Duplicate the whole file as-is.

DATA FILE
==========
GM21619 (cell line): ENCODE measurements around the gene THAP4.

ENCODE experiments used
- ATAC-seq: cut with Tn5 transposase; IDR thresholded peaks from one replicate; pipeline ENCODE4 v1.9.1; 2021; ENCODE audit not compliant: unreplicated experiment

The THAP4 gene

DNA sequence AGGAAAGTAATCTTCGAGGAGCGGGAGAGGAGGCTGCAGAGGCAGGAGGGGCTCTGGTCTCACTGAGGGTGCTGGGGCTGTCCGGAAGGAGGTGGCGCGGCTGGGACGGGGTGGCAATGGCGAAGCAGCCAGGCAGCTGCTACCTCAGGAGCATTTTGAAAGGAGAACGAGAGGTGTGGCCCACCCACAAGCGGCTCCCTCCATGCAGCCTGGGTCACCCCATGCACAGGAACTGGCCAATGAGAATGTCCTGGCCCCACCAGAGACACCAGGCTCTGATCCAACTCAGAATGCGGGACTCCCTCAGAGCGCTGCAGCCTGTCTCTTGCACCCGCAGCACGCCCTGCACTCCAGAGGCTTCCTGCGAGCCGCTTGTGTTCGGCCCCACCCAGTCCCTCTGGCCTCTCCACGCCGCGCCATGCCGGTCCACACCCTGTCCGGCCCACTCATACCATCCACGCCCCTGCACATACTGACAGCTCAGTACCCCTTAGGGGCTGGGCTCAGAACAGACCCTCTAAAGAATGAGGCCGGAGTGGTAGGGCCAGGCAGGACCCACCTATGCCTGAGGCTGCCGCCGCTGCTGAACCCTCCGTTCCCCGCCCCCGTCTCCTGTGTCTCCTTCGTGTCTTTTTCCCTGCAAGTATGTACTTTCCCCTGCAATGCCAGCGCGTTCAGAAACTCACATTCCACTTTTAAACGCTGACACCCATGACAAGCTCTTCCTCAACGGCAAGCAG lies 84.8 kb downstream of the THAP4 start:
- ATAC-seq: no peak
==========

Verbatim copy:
GM21619 (cell line): ENCODE measurements around the gene THAP4.

ENCODE experiments used
- ATAC-seq: cut with Tn5 transposase; IDR thresholded peaks from one replicate; pipeline ENCODE4 v1.9.1; 2021; ENCODE audit not compliant: unreplicated experiment

The THAP4 gene

DNA sequence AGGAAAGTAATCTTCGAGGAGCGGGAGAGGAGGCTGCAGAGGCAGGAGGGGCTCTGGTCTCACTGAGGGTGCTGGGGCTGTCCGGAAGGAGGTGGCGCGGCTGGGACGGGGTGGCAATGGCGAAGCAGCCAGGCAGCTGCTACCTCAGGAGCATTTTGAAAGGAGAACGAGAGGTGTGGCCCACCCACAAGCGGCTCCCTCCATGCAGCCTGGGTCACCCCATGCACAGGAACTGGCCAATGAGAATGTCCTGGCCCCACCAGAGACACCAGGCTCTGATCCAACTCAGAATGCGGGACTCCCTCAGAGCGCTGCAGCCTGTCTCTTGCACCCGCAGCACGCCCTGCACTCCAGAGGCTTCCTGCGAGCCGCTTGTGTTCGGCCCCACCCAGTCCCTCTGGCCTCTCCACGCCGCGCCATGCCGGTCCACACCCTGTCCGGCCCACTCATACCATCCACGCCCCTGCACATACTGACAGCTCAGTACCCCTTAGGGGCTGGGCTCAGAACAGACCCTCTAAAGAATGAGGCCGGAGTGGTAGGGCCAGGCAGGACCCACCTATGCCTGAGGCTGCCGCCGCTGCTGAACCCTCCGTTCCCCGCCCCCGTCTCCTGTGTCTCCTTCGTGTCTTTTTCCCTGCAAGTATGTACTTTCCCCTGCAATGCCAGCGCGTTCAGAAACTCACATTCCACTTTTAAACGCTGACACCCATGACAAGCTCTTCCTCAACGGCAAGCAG lies 84.8 kb downstream of the THAP4 start:
- ATAC-seq: no peak